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“Not long ago, during an Amtrak ride, I met a college student who told me he was a fiction writer. I asked him what he’d been writing and reading, and he said that he was writing a novel about time travel, and that he was reading — well, he had been reading Edith Wharton’s “The House of Mirth,” but after about 50 pages, he said, he’d tossed it into the trash.
“The House of Mirth,” which was published in 1905, describes the efforts of a young woman named Lily Bart to find an acceptable husband. The student explained that he had been sailing along until he came to a description of one of Lily’s suitors, Simon Rosedale: “a plump rosy man of the blond Jewish type, with … small sidelong eyes which gave him the air of appraising people as if they were bric-a-brac.” At that point, the student said, he lost sympathy not only for Lily, but for the novel as a whole.
It would have done no good for me to lecture him about the difference between a character’s point of view and the author’s. Whenever Rosedale appears in the novel, Wharton describes his repulsiveness with such gusto it’s clear that she isn’t just describing Lily’s feelings; she’s describing her own.
Wharton’s anti-Semitism, the student said, filled him with rage. “I don’t want anyone like that in my house,” he said.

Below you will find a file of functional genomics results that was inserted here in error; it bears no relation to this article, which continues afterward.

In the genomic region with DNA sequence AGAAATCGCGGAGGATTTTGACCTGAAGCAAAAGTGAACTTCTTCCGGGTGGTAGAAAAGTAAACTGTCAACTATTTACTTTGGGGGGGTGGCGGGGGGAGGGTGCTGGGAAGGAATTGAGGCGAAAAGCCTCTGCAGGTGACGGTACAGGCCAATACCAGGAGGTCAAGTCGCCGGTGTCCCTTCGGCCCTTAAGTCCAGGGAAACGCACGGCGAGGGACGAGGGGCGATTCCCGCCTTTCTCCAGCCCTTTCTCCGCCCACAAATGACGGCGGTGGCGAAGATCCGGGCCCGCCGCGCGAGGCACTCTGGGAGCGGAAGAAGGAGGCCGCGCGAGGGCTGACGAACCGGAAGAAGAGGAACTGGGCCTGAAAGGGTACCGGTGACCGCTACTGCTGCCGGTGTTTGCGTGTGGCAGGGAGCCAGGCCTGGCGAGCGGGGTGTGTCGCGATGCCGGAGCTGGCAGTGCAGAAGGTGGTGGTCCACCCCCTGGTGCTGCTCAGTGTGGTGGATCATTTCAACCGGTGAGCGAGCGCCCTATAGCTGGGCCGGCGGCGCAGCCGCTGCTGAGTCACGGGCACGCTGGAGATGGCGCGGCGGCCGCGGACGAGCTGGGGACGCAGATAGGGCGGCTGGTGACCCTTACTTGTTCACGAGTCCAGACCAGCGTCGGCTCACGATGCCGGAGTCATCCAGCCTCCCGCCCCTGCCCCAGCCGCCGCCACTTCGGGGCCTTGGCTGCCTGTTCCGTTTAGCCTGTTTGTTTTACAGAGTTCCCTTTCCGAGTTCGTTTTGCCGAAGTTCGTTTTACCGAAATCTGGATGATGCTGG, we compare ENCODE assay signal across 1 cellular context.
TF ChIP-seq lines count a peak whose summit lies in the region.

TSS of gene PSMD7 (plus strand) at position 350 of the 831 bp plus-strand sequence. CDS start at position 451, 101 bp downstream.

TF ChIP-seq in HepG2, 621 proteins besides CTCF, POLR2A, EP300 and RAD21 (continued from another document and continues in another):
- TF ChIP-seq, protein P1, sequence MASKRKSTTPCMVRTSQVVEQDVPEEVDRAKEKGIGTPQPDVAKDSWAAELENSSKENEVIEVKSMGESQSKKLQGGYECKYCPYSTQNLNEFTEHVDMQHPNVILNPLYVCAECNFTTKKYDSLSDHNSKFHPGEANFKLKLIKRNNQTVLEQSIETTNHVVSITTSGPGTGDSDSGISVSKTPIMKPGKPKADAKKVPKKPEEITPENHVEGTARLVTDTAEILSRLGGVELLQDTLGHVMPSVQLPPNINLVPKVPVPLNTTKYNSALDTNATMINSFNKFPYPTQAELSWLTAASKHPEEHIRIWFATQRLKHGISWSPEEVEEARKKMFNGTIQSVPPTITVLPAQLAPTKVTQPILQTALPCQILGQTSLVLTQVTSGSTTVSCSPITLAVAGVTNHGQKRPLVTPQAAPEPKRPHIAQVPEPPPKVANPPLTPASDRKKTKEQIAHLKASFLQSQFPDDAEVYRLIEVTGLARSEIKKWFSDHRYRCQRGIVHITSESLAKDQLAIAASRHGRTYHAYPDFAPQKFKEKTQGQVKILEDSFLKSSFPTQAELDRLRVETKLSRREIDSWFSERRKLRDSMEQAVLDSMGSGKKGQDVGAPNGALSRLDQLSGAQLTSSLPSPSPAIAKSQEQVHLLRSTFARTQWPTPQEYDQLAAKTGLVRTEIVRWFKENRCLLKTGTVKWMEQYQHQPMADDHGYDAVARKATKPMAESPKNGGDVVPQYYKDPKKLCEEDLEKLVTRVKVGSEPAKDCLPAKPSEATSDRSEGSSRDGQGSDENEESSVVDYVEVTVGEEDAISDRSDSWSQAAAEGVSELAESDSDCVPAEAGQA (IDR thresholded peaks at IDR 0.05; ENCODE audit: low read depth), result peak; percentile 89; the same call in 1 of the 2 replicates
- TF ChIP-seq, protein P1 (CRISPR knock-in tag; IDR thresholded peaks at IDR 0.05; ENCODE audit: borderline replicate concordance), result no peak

Anyone who’s taught literature in a college or university lately has probably had a conversation like this. The passion for social justice that many students feel — a beautiful passion for social justice — leads them to be keenly aware of the distasteful opinions held by many writers of earlier generations. When they discover the anti-Semitism of Wharton or Dostoyevsky, the racism of Walt Whitman or Joseph Conrad, the sexism of Ernest Hemingway or Richard Wright, the class snobbery of E. M. Forster or Virginia Woolf, not all of them express their repugnance as dramatically as the student I talked to, but many perform an equivalent exercise, dumping the offending books into a trash basket in their imaginations.”
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